SAN ANTONIODocetaxel (Taxotere), doxorubicin(Drug information on doxorubicin) (Adriamycin), and cyclophosphamide(Drug information on cyclophosphamide) (TAC) improved overall survival by 30% and disease-free survival by 28% at 5 years, compared with the standard combination of flu-orouracil, doxorubicin, and cyclophosphamide (FAC) as adjuvant therapy for women with node-positive, early-stage breast cancer, John R. Mackey, MD, reported at the 26th Annual San Antonio Breast Cancer Symposium (abstract 43).
Dr. Mackey, of the Cross Cancer Institute, Edmonton, Alberta, Canada, reported the second planned interim analysis of the Breast Cancer International Research Group (BCIRG) 001 study with 55 months of follow-up.
This Aventis-sponsored study is a head-to-head comparison of docetaxel-based chemotherapy and fluorouracil(Drug information on fluorouracil)-based chemotherapy in 1,491 pre- and postmenopausal women with stage T1-3, N1, M0 breast cancer. Eligibility criteria included no prior systemic therapy or radiotherapy for breast cancer, age of 70 or younger, and definitive surgical treatment of mastectomy or breast-conserving surgery that included axillary lymph node dissection.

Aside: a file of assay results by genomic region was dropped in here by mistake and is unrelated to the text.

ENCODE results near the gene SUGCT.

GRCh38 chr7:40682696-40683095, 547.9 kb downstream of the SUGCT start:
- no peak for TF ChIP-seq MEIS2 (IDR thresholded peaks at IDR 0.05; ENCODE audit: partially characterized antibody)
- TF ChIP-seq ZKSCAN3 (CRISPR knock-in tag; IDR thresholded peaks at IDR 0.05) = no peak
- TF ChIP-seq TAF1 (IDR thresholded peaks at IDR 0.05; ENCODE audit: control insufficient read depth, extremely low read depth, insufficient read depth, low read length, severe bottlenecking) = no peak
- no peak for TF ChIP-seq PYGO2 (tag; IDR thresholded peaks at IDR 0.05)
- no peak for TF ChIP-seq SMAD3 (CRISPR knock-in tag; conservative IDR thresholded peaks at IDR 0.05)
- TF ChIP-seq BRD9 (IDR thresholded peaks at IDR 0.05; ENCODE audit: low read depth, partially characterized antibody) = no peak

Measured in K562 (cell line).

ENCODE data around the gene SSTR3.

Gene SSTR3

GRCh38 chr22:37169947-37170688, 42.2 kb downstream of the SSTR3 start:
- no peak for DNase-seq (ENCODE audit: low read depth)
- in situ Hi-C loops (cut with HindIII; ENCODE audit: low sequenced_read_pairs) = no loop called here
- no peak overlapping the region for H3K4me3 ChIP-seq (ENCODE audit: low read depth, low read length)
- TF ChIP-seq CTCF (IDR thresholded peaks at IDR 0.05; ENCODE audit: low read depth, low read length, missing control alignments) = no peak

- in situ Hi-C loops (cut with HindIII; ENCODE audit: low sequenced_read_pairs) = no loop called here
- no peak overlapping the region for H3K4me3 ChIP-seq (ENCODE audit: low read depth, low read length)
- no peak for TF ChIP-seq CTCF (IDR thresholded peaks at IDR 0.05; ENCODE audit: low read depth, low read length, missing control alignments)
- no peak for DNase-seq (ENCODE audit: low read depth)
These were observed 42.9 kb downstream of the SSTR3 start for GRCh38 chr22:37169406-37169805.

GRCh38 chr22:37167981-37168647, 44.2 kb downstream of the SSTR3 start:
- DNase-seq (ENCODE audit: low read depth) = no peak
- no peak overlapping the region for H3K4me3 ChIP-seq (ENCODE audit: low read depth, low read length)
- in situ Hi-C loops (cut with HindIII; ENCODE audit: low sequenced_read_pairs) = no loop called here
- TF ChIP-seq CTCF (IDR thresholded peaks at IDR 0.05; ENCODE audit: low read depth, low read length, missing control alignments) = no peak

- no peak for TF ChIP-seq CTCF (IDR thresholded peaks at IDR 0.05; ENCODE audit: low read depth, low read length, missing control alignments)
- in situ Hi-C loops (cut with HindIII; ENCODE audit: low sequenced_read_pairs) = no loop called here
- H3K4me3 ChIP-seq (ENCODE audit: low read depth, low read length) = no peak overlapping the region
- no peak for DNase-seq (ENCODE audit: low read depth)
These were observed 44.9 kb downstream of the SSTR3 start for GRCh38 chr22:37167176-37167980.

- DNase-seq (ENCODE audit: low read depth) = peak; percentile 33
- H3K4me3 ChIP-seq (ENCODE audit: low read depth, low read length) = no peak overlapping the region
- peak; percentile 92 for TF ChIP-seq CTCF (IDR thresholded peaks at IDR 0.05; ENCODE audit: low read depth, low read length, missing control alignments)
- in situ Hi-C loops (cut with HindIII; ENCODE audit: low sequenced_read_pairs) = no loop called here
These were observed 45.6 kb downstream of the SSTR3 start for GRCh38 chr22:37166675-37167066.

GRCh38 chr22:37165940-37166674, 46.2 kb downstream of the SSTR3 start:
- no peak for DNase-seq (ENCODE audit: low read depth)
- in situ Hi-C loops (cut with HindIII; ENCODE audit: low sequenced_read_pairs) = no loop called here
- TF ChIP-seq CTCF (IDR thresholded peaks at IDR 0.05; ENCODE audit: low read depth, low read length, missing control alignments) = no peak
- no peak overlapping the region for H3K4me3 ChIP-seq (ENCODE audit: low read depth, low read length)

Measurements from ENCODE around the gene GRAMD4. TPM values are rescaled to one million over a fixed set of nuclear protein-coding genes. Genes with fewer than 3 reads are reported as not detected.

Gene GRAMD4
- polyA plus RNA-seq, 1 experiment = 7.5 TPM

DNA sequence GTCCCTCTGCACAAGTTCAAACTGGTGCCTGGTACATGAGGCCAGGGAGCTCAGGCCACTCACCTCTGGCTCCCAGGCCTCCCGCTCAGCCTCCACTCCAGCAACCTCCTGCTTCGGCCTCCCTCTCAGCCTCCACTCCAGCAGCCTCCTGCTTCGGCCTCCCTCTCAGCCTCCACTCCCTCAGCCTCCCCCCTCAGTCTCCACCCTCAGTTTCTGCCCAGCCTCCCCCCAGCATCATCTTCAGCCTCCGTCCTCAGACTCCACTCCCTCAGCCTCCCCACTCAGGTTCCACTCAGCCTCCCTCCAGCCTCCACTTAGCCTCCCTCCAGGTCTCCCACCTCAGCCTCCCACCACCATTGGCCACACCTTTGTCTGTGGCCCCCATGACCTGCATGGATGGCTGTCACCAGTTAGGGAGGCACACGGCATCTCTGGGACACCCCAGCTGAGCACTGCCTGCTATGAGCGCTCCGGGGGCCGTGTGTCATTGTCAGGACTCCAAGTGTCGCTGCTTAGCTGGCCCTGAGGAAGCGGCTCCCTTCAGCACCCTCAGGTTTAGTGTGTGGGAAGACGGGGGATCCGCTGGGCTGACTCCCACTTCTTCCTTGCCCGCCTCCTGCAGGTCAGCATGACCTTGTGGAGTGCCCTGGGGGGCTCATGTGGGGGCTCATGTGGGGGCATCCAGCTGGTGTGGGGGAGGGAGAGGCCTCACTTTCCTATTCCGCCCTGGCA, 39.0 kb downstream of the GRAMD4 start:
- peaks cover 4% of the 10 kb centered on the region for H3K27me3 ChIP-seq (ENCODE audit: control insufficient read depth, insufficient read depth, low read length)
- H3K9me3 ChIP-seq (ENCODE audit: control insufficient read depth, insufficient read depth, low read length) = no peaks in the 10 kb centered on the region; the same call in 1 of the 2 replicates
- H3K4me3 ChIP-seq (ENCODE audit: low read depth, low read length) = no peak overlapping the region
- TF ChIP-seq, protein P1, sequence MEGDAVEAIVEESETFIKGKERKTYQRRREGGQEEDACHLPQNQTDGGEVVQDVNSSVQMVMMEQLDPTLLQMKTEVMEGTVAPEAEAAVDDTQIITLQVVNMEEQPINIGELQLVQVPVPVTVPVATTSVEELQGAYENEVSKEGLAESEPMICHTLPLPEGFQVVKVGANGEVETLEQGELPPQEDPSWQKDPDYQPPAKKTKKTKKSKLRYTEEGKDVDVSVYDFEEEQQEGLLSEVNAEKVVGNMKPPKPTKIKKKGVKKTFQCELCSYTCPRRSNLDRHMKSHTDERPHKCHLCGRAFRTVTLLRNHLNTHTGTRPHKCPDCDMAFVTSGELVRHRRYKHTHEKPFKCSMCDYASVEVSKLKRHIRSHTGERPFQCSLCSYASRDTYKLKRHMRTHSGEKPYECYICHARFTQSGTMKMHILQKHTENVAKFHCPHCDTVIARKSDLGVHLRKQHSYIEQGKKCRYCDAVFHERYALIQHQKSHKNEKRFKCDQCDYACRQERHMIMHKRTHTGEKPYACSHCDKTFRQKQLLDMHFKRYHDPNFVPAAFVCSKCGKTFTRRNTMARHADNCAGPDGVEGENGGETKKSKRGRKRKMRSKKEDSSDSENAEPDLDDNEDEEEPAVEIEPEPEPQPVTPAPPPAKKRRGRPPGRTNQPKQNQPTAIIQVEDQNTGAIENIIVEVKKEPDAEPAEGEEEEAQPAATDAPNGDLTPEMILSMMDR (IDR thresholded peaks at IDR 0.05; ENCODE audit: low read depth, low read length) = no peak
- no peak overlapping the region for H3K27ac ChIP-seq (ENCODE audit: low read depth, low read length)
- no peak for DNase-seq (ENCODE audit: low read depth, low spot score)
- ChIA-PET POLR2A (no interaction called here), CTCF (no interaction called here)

The primary study endpoint is disease-free survival. Secondary endpoints are overall survival, toxicity, quality of life, and evaluation of pathologic and molecular markers for predicting efficacy. Enrollment began in June 1997 and was completed in June 1999, including patients from 111 sites in 20 countries.
After surgery, patients were randomized to TAC (n = 745) or FAC (n = 746). Planned subgroup analyses include hormone-receptor status and nodal involvement (one to three vs four or more positive nodes). Most patients had at least 2-cm tumors, two thirds had one to three positive nodes, and 75% were hormone-receptor positive.
Tumor samples were collected from 95% of patients for analysis of hormone- receptor status, HER-2 amplification, and other characteristics. Quality of life analyses are being done, and Dr. Mackey said they will be presented this year.
The first planned interim analysis of this study, with a median follow-up of 33 months, was presented at the American Society of Clinical Oncology 2002 annual meeting (abstract 141) and showed significant improvement in disease-free survival in favor of TAC. The data reported by Dr. Mackey confirmed and extended these findings. This second interim analysis was done after 400 disease-free survival events. The final analysis will be after 590 events.